The death of the programme?

3rd Oct 2012

Last week a client said to me “leadership programmes are dying”.

I disagree. Instead, I think they’re morphing.

Leadership programmes of old were set-in-stone, prescribed, thou-shalt-follow-this-course style programes. They were created and rolled out in a context of command-and-control style organisational leadership. HR and L&D functions were positioned as the central point from which all learning and development activities emanated. Technology’s capability was limited. The obvious thing to do was bring people to a place where you could teach them what they needed to know and then send them back out in to the world.

The world’s changed.

Now we need thinking, technologies and solutions that can help leaders learn and grow in the real world,  where there’s no one right answer, and challenges are unique to the context.

Luckily we have these at our fingertips. We’ve got smarter ways of thinking (e.g. distributed leadership) and better technologies (e.g. Yammer) that are helping to redefine the way we can help leadership to emerge and develop.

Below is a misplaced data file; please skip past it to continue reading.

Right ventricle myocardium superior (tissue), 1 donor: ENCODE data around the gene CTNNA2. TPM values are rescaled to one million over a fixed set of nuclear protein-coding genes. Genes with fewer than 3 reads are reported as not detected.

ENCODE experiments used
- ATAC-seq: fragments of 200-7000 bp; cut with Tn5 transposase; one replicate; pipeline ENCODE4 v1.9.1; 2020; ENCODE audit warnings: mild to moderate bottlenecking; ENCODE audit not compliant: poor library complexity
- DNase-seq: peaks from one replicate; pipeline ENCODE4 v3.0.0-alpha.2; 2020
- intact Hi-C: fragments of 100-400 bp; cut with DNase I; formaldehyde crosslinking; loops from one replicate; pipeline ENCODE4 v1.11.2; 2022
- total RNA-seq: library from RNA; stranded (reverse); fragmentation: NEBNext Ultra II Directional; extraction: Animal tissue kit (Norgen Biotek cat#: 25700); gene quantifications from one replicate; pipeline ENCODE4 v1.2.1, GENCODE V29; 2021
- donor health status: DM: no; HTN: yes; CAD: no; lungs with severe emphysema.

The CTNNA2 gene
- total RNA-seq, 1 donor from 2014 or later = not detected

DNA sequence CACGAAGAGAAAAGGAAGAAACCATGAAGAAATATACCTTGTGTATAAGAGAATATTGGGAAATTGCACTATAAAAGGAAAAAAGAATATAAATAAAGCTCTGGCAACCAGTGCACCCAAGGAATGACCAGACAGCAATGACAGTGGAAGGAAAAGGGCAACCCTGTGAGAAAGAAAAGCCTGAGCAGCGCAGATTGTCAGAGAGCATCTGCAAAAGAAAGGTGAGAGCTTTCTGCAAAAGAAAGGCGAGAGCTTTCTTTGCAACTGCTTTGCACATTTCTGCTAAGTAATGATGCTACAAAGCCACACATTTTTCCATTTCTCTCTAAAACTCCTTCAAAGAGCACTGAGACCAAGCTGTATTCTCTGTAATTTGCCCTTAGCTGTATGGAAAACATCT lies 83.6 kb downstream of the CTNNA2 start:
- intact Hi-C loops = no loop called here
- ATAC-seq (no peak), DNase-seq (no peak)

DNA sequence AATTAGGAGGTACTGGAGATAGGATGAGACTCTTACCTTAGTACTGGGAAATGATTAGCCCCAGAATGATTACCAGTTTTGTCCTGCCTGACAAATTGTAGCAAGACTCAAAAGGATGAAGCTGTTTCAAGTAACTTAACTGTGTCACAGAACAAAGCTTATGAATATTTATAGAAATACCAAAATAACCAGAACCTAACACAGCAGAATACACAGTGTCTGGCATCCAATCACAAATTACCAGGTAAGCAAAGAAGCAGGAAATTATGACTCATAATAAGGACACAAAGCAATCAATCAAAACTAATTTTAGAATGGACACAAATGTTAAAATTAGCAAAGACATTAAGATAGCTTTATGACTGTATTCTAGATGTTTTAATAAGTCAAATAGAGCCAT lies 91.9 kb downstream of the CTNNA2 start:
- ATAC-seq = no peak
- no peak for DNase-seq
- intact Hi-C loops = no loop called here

One core idea is that the leader / learner is in the driver’s seat. Not HR.

In this new world, there’s still a place for the programme. But it’s a different sort of programme. It’s a development programme for one, designed by the person themselves. Accessing the ideas and people they need, when they need them, to meet their real life challenges, in their context.

That presents a new type of challenge for anyone charged with organisational leadership development.

Are you up for it?


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